Merger speculation could be reheating this week regarding Jacksonville-based Regency Centers Corp. and AmREIT Inc.
The Financial Times reported last week that bids will be due this week to possibly buy Am-
REIT, with several shopping center developers joining Regency as potential suitors.
Houston-based AmREIT has been in play since Regency made an unsolicited offer to buy it in July, after AmREIT officials rebuffed attempts to negotiate a merger. After rejecting the offer, AmREIT said in late July that it would “explore strategic alternatives,” but hasn’t said anything since.
Regency offered $22 a share in July and the Financial Times, citing “people familiar with the matter,” said bids this week are expected to range between $25 and $26 a share. That would represent a 35 percent premium over AmREIT’s stock price before Regency’s original offer was made public, the newspaper said.
It said other potential bidders include another Houston-based shopping center operator, Weingarten Realty Investors, and Boston-based Edens.
AmREIT, with 33 properties, is much smaller than Regency, which operates 328 retail properties across the country. However, AmREIT is attractive because its shopping centers are located in high-growth markets in Texas and Atlanta.
Jacksonville Bancorp cuts eight more jobs
For the second time in five months, Jacksonville Bancorp Inc. cut its staff.
The parent company of The Jacksonville Bank said in a Securities and Exchange Commission filing last week that it eliminated 14 positions, affecting eight employees, or about 10 percent of its workforce.
This followed an announcement in May that the bank cut 16 jobs.
Jacksonville Bancorp said in the filing that the cuts are part of a restructuring plan intended “to better align the company’s and the bank’s processes and procedures with the best industry practices and standards.”
ParkerVision drags down stock index
According to a report in Bloomberg Businessweek, ParkerVision Inc. has been one of the worst performing stocks in the Russell Microcap Index this year
While the overall stock market has been volatile recently, the Russell Microcap Index, consisting of more than 1,600 companies with smaller market capitalization, has been weak for months, losing 15 percent of its value from its peak in March through mid-October, the magazine said.
The drop has been led by technology companies, it said, including three stocks that have dropped by at least 74 percent: ParkerVision, Spherix Inc. and Millennial Media Inc.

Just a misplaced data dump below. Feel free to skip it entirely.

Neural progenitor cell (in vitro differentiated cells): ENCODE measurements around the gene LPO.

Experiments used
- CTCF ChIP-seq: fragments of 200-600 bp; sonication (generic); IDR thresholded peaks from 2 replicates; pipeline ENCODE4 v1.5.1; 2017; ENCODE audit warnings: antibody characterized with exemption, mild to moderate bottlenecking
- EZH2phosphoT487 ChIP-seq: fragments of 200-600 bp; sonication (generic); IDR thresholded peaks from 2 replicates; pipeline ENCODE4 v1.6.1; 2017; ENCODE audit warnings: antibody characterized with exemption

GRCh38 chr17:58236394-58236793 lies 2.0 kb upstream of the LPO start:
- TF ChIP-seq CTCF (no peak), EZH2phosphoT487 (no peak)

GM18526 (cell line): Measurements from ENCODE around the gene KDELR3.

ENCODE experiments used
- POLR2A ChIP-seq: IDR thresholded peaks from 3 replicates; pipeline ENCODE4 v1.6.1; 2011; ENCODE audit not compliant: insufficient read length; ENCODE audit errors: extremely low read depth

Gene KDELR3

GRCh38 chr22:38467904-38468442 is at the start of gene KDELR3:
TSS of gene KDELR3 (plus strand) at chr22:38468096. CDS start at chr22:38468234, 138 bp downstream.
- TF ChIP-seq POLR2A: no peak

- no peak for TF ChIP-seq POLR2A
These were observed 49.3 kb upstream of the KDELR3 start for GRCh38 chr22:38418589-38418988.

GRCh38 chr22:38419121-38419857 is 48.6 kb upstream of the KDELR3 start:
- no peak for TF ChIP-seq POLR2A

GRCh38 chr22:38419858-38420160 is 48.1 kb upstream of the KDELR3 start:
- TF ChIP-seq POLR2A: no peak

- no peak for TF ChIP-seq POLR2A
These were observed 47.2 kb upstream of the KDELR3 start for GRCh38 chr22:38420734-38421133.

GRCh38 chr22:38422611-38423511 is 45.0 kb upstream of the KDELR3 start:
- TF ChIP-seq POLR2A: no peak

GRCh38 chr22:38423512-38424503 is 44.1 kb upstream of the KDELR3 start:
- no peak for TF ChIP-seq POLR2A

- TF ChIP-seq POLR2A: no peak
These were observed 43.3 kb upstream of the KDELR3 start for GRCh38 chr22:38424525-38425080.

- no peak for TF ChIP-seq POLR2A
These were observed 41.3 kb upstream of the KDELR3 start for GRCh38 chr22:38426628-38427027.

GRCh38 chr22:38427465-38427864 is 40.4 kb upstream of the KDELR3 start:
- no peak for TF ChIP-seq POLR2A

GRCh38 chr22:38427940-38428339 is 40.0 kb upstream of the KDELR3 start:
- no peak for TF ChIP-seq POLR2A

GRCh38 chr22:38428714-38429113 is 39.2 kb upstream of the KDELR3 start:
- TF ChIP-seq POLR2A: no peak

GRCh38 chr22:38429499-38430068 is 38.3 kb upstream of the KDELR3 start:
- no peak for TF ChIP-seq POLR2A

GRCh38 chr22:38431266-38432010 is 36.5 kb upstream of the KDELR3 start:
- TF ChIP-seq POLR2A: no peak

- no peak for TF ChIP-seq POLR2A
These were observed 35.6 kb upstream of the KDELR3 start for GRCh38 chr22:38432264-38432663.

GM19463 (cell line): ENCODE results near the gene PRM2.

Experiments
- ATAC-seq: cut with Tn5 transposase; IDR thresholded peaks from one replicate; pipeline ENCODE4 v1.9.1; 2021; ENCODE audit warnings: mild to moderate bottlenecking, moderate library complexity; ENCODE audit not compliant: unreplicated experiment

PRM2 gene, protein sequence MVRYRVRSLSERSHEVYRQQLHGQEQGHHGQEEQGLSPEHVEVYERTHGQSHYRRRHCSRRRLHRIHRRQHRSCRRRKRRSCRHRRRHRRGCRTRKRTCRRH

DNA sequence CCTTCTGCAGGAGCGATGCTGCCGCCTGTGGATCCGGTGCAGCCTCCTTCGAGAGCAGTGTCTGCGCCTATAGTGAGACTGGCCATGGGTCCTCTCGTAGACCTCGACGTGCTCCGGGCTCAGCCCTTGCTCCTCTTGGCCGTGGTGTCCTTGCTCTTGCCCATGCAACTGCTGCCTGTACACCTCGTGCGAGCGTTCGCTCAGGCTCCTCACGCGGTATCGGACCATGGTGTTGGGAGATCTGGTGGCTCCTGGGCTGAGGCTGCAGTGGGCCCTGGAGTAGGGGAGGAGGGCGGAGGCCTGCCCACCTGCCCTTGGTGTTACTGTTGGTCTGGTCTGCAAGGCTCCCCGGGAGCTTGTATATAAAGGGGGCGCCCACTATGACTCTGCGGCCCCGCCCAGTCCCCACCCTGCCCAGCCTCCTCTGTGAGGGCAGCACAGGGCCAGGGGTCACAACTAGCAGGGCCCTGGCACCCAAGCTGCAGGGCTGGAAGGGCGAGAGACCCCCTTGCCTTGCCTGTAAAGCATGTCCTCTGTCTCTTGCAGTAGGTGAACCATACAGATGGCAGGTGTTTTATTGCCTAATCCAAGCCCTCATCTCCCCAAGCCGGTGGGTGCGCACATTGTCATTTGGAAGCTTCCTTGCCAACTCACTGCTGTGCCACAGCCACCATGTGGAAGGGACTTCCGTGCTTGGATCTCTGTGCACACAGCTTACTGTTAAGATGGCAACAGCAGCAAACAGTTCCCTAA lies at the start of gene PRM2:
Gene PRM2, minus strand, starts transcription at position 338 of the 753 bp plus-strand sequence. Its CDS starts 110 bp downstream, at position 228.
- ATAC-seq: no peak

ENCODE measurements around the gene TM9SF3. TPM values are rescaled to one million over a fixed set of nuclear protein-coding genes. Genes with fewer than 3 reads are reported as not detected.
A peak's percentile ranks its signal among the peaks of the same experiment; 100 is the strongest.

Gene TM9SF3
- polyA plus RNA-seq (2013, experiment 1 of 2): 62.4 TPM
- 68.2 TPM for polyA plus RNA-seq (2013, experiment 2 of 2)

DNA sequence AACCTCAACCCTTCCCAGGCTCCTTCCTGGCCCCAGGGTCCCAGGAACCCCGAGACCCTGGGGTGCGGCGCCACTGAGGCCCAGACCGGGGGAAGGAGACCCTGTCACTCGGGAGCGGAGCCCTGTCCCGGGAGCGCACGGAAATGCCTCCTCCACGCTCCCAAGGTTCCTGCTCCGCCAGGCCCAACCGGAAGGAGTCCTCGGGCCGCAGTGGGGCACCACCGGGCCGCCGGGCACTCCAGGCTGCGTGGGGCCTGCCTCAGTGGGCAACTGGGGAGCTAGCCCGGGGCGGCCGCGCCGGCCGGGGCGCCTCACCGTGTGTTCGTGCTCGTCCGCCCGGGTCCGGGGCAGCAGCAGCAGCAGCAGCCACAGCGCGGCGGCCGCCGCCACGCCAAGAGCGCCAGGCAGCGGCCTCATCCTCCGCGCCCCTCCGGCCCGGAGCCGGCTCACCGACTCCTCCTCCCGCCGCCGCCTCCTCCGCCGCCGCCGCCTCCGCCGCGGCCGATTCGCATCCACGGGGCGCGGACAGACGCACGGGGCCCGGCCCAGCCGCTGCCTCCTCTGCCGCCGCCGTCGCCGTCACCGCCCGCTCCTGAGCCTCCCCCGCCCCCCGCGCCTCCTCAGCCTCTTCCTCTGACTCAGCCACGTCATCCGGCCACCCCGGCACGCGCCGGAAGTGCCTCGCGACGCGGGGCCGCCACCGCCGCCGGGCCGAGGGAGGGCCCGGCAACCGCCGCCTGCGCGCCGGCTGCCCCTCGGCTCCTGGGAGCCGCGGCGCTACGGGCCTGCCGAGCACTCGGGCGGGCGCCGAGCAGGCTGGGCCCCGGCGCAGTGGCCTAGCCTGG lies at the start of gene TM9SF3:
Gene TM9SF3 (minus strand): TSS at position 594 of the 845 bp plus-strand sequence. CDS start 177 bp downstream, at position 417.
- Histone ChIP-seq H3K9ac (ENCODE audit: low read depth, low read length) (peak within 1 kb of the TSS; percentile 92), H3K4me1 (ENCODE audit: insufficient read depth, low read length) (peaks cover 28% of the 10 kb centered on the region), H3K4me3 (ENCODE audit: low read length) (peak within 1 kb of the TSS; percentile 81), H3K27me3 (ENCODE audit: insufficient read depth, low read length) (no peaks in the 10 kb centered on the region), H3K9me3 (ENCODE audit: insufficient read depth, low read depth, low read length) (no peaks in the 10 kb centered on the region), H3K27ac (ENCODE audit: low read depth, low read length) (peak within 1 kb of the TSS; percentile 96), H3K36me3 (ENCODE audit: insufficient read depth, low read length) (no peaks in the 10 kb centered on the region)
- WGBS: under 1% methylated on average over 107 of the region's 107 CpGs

Jacksonville-based ParkerVision fell sharply in June after a federal judge overturned a jury’s decision to award ParkerVision $173 million in damages in its patent infringement lawsuit against Qualcomm Inc.
ParkerVision is appealing that decision but its stock, which was trading near $5 at the beginning of this year, has been stuck trading slightly above $1 recently.
Vulcan Materials restructures operations
After naming a new CEO three months ago, Vulcan Materials Co. announced a restructuring of its four operating divisions into seven regional divisions, including a Southeast division consisting of Florida, Georgia and South Carolina.
The Birmingham, Ala.-based company will continue to maintain a regional headquarters office in Jacksonville, where it has 51 employees, Vulcan said.
Vulcan in July named J. Thomas Hill as president and CEO. Hill had previously been senior vice president of the South region, which was headquartered in Jacksonville.
Political ads help Gannett earnings
As annoying as those political ads are, you won’t hear WTLV TV-12 and WJXX TV-25 complaining.
The Jacksonville stations’ parent company, Gannett Co. Inc., last week reported higher third-quarter earnings, helped in part by additional political ad revenue at its group of 46 television stations.
The stations were also helped by an increase in retransmission revenue, which is the fee stations get from cable and satellite television providers.
Gannett’s broadcast division grew revenue, after adjustments for acquisitions, by 19 percent to $416.5 million in the quarter. The company’s adjusted earnings in the quarter grew by 16 cents a share to 59 cents.
Gannett in August announced a plan to split into two publicly traded companies, one consisting of its broadcasting and digital businesses and the other holding its publishing businesses.
Northrop Grumman raises forecast
For the second straight quarter, Northrop Grumman Corp. raised its earnings forecasts for the full year as it reported its quarterly results.
The defense and aerospace company, which is expanding its St. Augustine facility, last week reported third-quarter earnings of $2.26 a share, up from $2.14 the previous year.
For the full year, Northrop Grumman raised its earnings forecast to $9.40 to $9.50 a share, after it had increased the forecast to a range of $9.15 to $9.35 at the end of the second quarter.